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Tourism in Guatemala: Strangers and Neighbours

Travel to Latin America has occurred for centuries (Bowman, 2013). The region was initially frequented by backpackers and adventurers in search of remote and authentic experiences (Baud and Ypeij, 2009). By comparison to other countries in the region, international tourism in Guatemala has developed rather slowly. Rapid tourism expansion in Guatemala has been hindered by the 30-year civil war that ended in 1996. While tourism grew steadily until the global recession of 2008 (Williams, 2011), international arrivals dropped off during the years following the economic collapse. The industry has begun to recover, but arrivals remain unsteady (Instituto Guatemalteco de Turismo-INGUAT, 2014). Although Guatemala has an abundance of natural and cultural resources, it suffers from issues with crime and violence. The US Department of State (2015, para. 1) writes, ‘Guatemala is a developing country characterized by wide income disparities. Violent crime is a serious concern due to endemic poverty, an abundance of weapons, a legacy of societal violence, and weak law enforcement and judicial systems’. Due to this perception, Guatemala has encountered challenges with attracting foreign tourists as successfully as some of its neighbours (notably Costa Rica). While challenges do exist, Guatemala remains visited by international tourists, with approximately 1.5 million international tourist arrivals in 2014 (World Bank, 2016a).

Despite fluctuations in international tourist arrivals, domestic tourism has been growing at a rapid rate in Latin America in the past decade (Baud and Ypeij, 2009; Ruggles-Brise, 2012). Domestic travel is one of the oldest forms of tourism and constitutes nearly three-quarters of overnight visits (Pierret, 2011). Spending by domestic travellers in Latin America has increased 15% since 2006, accounting for 85% of all regional tourism spending (Ruggles-Brise, 2012). This is more than three times the global average. This has been partly state-driven, but has also been fuelled by ‘an increasingly affluent middle class and a growing awareness of, and admiration for, the indigenous past among national politicians and populations’ (Baud and Ypeij, 2009, p. 1). Even with these regional trends, there is little reliable data with regard to domestic tourism in Guatemala. Domestic travel is especially difficult to track, as travellers do not have to cross borders, apply for visas or engage in other requirements that generate a paper trail (Ghimire, 2001). Guatemalan statistics from 2014, however, indicate that nearly 1.3 million domestic travellers visited sites within the country that year (INGUAT, 2015a), rivalling international tourist arrivals. With an overall population of 16 million (World Bank, 2016b), this amounts to approximately 12% of the population travelling domestically, quite likely an under-representation due to poor record keeping.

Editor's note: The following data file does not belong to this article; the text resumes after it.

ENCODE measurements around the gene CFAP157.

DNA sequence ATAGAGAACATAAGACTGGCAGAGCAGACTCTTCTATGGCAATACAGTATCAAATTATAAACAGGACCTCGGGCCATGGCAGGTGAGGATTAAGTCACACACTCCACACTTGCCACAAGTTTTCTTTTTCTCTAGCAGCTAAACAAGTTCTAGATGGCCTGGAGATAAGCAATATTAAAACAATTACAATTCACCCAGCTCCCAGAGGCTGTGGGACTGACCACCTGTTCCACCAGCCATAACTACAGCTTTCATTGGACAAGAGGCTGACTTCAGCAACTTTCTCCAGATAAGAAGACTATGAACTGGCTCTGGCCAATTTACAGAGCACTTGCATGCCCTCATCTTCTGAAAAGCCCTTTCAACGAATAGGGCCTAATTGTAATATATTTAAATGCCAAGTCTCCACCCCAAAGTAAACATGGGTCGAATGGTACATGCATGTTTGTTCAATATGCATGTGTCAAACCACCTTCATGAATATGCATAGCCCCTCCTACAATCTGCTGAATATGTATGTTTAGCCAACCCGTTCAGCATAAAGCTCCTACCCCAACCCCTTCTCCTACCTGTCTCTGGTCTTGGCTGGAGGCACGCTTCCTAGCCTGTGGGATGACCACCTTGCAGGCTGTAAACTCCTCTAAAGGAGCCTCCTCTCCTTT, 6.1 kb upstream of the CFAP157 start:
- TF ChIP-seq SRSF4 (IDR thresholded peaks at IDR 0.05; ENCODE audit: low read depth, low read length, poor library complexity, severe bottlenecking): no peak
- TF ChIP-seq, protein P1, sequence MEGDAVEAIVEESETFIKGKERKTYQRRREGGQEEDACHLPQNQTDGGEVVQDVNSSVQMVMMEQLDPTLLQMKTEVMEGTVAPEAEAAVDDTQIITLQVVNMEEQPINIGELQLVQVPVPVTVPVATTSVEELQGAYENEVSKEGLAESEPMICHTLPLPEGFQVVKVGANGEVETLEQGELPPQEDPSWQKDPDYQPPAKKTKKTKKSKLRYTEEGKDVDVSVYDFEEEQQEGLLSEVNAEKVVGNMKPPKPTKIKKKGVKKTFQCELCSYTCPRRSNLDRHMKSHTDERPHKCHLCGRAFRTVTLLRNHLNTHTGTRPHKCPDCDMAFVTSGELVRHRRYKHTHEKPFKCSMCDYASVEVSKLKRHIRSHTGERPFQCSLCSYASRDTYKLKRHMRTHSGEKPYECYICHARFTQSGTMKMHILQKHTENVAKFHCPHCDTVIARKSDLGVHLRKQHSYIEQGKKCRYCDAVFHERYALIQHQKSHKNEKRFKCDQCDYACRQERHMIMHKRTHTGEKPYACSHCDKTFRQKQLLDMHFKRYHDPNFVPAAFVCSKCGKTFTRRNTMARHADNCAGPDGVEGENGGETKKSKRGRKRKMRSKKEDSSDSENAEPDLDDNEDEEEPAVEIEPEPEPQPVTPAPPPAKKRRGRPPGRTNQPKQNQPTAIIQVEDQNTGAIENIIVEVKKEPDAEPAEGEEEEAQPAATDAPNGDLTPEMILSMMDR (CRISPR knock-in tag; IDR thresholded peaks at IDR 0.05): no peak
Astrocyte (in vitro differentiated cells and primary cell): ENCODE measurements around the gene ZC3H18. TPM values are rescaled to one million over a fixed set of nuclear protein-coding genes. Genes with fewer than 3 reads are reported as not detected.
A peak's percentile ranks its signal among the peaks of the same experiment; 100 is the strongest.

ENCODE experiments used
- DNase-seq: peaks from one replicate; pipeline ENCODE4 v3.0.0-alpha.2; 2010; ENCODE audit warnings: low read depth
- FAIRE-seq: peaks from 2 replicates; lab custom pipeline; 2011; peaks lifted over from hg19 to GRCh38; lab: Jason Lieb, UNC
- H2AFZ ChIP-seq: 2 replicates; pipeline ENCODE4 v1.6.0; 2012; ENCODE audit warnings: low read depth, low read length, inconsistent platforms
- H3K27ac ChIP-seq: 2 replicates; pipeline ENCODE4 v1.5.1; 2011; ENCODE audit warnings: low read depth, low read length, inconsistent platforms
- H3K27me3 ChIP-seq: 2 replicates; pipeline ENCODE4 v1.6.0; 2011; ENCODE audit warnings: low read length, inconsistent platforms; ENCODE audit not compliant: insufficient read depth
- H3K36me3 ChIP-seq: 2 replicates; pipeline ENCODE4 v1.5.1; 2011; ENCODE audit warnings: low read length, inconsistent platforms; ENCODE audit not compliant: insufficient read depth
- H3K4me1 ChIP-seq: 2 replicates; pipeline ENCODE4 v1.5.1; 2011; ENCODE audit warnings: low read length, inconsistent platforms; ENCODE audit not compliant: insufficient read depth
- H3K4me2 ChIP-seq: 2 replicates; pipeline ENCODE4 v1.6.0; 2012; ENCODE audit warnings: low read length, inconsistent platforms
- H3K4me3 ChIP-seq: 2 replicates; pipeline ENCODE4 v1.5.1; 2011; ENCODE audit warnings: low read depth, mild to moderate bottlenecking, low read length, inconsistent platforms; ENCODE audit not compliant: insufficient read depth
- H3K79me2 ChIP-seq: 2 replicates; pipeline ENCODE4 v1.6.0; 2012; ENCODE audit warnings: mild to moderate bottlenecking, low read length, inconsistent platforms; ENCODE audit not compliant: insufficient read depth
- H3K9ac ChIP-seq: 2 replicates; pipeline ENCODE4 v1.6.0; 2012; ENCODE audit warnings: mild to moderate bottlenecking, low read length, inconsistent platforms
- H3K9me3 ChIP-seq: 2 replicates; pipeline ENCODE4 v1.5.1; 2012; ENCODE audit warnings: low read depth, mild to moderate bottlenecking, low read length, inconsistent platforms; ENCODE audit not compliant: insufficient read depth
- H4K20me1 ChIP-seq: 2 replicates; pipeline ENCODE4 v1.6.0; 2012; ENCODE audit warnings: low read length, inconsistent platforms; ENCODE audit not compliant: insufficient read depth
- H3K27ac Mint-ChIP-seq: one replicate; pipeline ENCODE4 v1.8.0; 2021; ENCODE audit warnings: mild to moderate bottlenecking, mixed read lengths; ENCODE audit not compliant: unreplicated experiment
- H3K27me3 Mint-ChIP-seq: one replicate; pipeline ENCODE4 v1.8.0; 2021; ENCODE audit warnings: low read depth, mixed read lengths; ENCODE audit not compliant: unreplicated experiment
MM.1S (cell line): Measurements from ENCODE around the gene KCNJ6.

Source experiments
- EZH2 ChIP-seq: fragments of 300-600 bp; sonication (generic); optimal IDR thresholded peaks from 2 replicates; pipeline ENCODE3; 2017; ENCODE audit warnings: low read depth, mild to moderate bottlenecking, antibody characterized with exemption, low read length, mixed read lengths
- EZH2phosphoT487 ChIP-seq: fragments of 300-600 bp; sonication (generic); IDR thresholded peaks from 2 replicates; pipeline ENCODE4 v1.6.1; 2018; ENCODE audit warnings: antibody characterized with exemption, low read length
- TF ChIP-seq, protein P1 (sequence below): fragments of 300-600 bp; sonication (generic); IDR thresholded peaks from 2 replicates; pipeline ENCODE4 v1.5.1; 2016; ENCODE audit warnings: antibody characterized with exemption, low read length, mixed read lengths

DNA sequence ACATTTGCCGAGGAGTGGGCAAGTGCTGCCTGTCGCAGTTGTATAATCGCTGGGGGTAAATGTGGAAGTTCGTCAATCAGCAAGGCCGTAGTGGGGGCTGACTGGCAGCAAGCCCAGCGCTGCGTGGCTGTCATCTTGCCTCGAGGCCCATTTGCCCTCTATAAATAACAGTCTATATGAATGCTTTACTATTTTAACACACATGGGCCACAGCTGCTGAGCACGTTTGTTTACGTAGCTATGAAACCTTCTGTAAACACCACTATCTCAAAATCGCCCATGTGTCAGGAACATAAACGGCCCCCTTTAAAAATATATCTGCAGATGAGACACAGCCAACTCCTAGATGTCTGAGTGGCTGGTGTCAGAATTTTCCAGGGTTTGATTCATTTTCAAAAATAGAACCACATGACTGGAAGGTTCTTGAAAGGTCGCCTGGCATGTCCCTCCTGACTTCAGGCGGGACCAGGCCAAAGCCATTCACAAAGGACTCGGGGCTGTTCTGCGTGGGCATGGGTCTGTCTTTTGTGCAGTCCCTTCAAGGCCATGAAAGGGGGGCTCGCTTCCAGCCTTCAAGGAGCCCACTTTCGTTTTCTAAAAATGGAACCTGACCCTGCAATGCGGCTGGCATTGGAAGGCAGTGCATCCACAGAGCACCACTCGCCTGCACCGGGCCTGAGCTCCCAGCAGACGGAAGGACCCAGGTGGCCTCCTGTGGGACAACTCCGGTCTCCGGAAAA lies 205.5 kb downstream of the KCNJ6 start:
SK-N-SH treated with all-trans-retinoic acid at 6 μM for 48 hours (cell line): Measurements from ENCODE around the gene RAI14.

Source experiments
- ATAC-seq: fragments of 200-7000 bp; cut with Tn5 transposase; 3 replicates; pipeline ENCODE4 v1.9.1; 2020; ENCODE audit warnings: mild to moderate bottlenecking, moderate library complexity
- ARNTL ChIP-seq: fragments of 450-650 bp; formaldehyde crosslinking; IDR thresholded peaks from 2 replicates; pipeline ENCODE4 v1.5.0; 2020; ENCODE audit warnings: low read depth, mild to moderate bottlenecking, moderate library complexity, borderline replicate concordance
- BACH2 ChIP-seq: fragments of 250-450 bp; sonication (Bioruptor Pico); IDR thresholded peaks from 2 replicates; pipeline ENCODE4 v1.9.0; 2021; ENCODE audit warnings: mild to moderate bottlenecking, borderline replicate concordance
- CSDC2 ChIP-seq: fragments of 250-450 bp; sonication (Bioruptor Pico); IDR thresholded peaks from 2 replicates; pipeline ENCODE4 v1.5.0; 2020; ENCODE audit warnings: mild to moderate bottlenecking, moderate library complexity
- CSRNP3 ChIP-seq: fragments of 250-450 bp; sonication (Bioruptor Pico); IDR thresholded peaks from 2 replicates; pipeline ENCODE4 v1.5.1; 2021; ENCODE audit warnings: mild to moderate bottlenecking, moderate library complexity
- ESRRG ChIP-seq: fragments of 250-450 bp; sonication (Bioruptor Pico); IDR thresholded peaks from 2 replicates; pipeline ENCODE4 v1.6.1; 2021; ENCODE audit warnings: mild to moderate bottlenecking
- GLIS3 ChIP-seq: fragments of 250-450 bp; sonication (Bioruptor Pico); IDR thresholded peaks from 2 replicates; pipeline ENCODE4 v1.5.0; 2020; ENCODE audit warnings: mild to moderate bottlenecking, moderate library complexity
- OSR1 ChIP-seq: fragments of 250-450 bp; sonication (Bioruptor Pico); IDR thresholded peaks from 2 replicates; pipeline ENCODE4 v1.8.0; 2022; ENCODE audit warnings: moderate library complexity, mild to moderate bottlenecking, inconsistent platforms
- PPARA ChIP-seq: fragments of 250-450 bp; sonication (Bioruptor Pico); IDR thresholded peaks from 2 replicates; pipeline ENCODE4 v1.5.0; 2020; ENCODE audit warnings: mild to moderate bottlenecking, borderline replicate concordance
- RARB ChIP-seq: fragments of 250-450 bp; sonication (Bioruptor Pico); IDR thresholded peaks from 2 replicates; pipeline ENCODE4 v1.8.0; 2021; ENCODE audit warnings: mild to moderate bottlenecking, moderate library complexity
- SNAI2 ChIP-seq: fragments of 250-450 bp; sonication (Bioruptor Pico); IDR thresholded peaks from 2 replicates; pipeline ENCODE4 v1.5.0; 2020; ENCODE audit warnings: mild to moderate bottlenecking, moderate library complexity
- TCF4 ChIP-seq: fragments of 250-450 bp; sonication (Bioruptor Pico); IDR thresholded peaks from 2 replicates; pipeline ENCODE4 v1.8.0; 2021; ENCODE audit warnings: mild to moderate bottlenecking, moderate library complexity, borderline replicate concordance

Though international and domestic tourism occur concurrently in Guatemala, there are differences in style and scope between these two subsets of the industry. Like other Latin American countries (de Oliveira Santos, 2015), national and religious holidays play a large part in Guatemalan vacationing and travel, especially for in-country trips. While the high and low tourist seasons in Guatemala are partially influenced by local weather (i.e. wet and dry seasons), they are also impacted by the North American and European holiday calendars. This creates periods of lull, when few foreign travellers visit. Domestic travellers, on the other hand, often travel around national and religious holidays, which occur throughout the year and can help to fill some of the dips in international tourism. Some destinations tend to be favoured by international tourists (e.g. Semuc Champey and Tikal), whereas others are popular among domestic tourists (e.g. Xela and Monterrico). Other areas (e.g. Antigua and Lake Atitlan) are regularly visited by both international and domestic tourists.

Several systematic attempts have been made by the Guatemalan government to promote domestic tourism. This includes a campaign titled ‘go on vacation without leaving your country’, which was in place from 1996 to 2014. A new initiative, ‘Paseo Guatemala’ was launched in 2014 and showcases a number of travel packages aimed at domestic travellers. These travel packages include both self-guided itineraries and bundled tour packages (INGUAT, 2015b). The tour packages are offered primarily from August to December, which coincides with the dry season in Guatemala, and last from 1-3 days. Most trips feature national monuments and historic sites. While the government is promoting these regions to domestic tourists, the country lacks a cohesive management plan to deal with large influxes of individuals in these predominantly rural destinations. Though it may seem straightforward to develop a domestic tourism product for Guatemalans, the country lacks integration between urban and rural areas, and suffers from issues of economic inequality and cultural divisiveness. Therefore, domestic tourism development should be approached with caution.

 
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